WASHINGTON - Grappling with a record death toll in an overshadowed war, President Bush promised yesterday to send more U.S. troops into Afghanistan by year's end.
He conceded that June was a "tough month," in fact, the deadliest for U.S. troops in Afghanistan since the war began.
"One reason why there have been more deaths is because our troops are taking the fight to a tough enemy, an enemy who doesn't like our presence there because they don't like the idea of America denying safe haven [to terrorists]," Mr. Bush said. "Of course there's going to be resistance."
He said it was a tough month for the Taliban too. But the insurgent in Afghanistan have rebounded with deadly force.
More U.S. and NATO troops have died in two months in Afghanistan than in Iraq, a place with triple the number of U.S. and coalition forces.
In June, 28 U.S. soldiers died in Afghanistan. That was the highest monthly total of the entire war, which began in October, 2001.
For the full U.S.-led coalition in Afghanistan, the death toll was 46, also the highest of the war.
Mr. Bush confronted the grim direction of the Afghanistan conflict during an event to tout his agenda for an upcoming Group of Eight meeting in Japan.
The Pentagon predicts that the number of attacks in Afghanistan by a resurgent Taliban will rise this year, despite U.S.-led efforts to capture key leaders.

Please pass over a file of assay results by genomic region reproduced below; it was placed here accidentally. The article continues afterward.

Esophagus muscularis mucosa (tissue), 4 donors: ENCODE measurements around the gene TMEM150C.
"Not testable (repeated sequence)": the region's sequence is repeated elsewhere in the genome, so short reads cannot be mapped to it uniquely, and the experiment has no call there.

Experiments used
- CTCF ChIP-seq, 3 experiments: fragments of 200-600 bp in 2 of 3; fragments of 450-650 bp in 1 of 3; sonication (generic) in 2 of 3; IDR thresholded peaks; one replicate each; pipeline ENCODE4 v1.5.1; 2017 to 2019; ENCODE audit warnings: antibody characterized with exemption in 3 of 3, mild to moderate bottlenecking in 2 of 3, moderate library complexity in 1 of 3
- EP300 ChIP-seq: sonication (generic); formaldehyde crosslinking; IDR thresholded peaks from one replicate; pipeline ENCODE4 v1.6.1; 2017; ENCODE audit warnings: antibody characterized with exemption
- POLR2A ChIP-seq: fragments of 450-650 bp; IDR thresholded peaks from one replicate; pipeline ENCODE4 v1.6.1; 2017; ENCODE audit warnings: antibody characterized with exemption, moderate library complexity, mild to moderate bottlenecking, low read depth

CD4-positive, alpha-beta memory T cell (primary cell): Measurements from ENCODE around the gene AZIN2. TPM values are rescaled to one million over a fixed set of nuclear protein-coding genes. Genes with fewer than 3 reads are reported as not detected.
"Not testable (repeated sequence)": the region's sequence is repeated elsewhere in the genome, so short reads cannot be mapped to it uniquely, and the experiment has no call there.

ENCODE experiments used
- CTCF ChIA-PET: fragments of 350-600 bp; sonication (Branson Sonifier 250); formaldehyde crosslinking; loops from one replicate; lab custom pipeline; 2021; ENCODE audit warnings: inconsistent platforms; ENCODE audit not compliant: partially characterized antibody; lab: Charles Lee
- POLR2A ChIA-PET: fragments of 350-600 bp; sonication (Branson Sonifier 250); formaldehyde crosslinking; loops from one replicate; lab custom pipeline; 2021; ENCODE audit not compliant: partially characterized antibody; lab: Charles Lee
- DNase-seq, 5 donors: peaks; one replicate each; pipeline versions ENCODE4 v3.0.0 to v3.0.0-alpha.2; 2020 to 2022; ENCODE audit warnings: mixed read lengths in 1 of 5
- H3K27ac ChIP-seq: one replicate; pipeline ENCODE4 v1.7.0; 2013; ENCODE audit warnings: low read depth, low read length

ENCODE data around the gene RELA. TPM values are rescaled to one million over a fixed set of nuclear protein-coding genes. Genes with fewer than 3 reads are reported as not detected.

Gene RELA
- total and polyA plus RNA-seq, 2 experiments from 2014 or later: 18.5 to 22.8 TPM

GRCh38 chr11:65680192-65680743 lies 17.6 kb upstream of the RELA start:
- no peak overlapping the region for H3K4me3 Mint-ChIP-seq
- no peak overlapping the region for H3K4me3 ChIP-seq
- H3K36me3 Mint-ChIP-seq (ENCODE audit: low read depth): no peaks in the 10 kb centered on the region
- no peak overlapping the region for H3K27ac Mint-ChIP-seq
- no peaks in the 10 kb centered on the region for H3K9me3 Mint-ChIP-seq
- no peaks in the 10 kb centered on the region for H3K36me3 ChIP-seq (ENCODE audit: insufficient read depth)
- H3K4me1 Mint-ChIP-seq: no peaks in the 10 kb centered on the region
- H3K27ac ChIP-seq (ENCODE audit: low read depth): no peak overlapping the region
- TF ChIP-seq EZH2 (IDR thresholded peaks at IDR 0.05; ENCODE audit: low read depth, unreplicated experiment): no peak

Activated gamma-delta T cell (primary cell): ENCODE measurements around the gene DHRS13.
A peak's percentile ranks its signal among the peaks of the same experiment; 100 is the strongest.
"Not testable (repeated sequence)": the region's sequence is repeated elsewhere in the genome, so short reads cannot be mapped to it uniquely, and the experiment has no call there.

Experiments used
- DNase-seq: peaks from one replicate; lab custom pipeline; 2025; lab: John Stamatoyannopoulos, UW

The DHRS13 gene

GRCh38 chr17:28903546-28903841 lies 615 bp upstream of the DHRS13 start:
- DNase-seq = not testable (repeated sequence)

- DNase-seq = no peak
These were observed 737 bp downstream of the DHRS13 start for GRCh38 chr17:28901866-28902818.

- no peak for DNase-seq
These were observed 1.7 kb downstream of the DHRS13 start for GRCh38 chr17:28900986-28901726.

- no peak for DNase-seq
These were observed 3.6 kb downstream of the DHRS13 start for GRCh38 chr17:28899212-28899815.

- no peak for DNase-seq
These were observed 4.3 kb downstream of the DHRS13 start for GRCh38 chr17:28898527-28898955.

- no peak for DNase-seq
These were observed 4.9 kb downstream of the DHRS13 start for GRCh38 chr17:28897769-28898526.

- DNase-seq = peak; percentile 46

"We're going to increase troops by 2009," Mr. Bush said, without offering details about exactly when or how many.
It amounted to a reiteration of the promised buildup of U.S. troops before the President leaves office in January.
He said coalition forces have doubled in size over two years and pledged that the twin strategy of fighting extremists and supporting Afghanistan's civil development "is going to work."
In terms of public attention, the war in Afghanistan has been obscured by the far costlier and deadlier one in Iraq.
But it is a matter of consensus within the Bush Administration, and between the U.S. and key allies, that there are far too few troops in Afghanistan to fight the accelerating Taliban and to train Afghan soldiers and police.
Roughly 32,000 U.S. troops are in Afghanistan, including 14,000 serving with NATO forces and 18,000 conducting training and counterinsurgency. That's the largest U.S. presence since the war began.
Afghanistan, not Iraq, was the original target after the Sept. 11, 2001, attacks. The United States led the ouster of the hard-line Taliban regime in late 2001 for providing haven to terrorists, including al-Qaeda leader Osama bin Laden.
The Pentagon's top military officer said that if security keeps improving in Iraq, he plans to have troops available to shift to Afghanistan by year's end
Adm. Mike Mullen, chairman of the Joint Chiefs of Staff, said more troops are essential to stem the violence.
"The Taliban and their supporters have, without question, grown more effective and more aggressive in recent weeks, and as the casualty figures clearly demonstrate," Admiral Mullen said. "There's no easy solution, and there will be no quick fix."
The latest assessment from the Pentagon, released last week, describes a dual terror threat in Afghanistan: the Taliban in the south, and "a more complex, adaptive insurgency" in the east, made up of groups ranging from al-Qaeda and Afghan warlords to Pakistani militants.
Mr. Bush said he will seek to remind his peers at the G-8 summit that the battle against violent extremists goes on.